Budget 2021 is not stimulus spending focused on creating jobs but spending on Liberal partisan priorities. What has been proposed is a reimagined Canadian economy that dabbles in risky economic ideas, like abandoning Canada’s world-renowned and sustainable natural resource industries, leaving our economy in a precarious position.
We must approach COVID emergency spending with a lens of compassion, recognizing that what we do now will have lasting effects on the lives of countless Canadians. Acting responsibly now will save them from suffering later in the medium and longer term. Unfortunately, this budget does nothing to secure long-term prosperity for Canadians, and when I say “unfortunately”, I mean it.
Conservatives do not want to see Canadians let down. Yes, we critique the government for spending too much and we critique it for spending not enough, but this is obviously not a contradiction. Surely even the Liberal members can see how the government is spending too much on its pet projects and not enough on what matters to ordinary Canadians.
Conservatives represent the real people this government has lost touch with. We give voice to their concerns and align with their priorities, which I emphasize include putting food on the table and keeping resources like gas and electricity affordable so that people can continue to drop off and pick up their kids from soccer or hockey games once the pandemic is over. We need to focus on keeping families safe and keeping Canadians gainfully employed.
My home province of British Columbia is in the middle of an opioid epidemic, which occupies merely half a page among the 725 pages of the Liberal budget. It does not do much to enhance opioid addiction treatments. The Liberals have failed to deliver a comprehensive, recovery-oriented plan to tackle Canada's addiction crisis. This is an area of life and death where help is needed. This is a priority.
Conservatives had been advocating for mental health supports long before this budget was introduced. Many Canadians are facing mental health challenges as a direct result of the pandemic. Many wonder why budget 2021 has not provided much-needed support for provinces to tackle mental health issues or other direct COVID-19 consequences. These are two areas that could be greatly expanded. Canada would benefit from seeing comprehensive approaches taken to these issues and seeing them treated as priorities now and going forward.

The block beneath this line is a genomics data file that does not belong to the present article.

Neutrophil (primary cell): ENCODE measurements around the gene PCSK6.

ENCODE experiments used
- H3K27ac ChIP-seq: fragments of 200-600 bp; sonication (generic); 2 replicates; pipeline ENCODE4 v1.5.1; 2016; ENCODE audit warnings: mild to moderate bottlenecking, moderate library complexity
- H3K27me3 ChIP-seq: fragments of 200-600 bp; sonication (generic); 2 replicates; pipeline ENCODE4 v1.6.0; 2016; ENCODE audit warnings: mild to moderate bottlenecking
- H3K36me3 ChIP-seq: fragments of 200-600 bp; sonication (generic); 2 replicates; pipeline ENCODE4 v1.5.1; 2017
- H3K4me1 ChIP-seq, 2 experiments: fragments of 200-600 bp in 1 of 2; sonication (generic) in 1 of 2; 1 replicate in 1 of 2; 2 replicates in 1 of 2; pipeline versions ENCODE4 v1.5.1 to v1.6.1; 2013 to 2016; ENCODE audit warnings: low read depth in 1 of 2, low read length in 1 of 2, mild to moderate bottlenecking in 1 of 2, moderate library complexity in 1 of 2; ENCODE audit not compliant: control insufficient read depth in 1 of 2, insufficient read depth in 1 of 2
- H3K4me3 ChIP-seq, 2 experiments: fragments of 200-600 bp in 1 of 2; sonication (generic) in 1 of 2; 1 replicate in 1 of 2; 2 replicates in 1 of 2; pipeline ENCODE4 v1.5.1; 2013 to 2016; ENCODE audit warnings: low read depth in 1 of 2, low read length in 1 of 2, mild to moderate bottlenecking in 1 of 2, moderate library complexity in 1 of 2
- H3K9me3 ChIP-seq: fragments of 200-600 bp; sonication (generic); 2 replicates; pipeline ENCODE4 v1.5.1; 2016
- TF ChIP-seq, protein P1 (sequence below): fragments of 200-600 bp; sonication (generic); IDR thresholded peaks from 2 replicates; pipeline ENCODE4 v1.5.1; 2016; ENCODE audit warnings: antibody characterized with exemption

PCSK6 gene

Like the George Massey tunnel replacement project in Richmond, Canada's infrastructure is in desperate need of reinvigoration, but new spending on ideological Liberal vanity projects does nothing for it or for projects like the SkyTrain extension or further diking in low-lying, populated urban areas such as Richmond. These are real, on-the-ground priorities. B.C. is a priority.
I believe that Canadians can be confident that the Conservatives know what their priorities are. With a Conservative recovery plan, we will secure their future by recovering millions of jobs and introducing policies that result in better wages and help struggling small businesses get back on their feet. We must show progress in safely reopening the Pacific cruise routes, classical tourism and associated industries, which employ, by the way, tens of thousands of B.C. residents directly or indirectly.
Canada's Conservatives kept Canada from being dragged into the pits of despair and brought us out of the last recession. Canadians who are worried about their future know that we will do it again.
Let us stay down on earth with our budgets, away from grandiose and intangible, undeliverable promises. If the government keeps spending as it is, there will be no bright tomorrow for our future generations. Canadians deserve a government that brings hope and confidence in the future. I intend to work with my Conservative colleagues to deliver them such a government.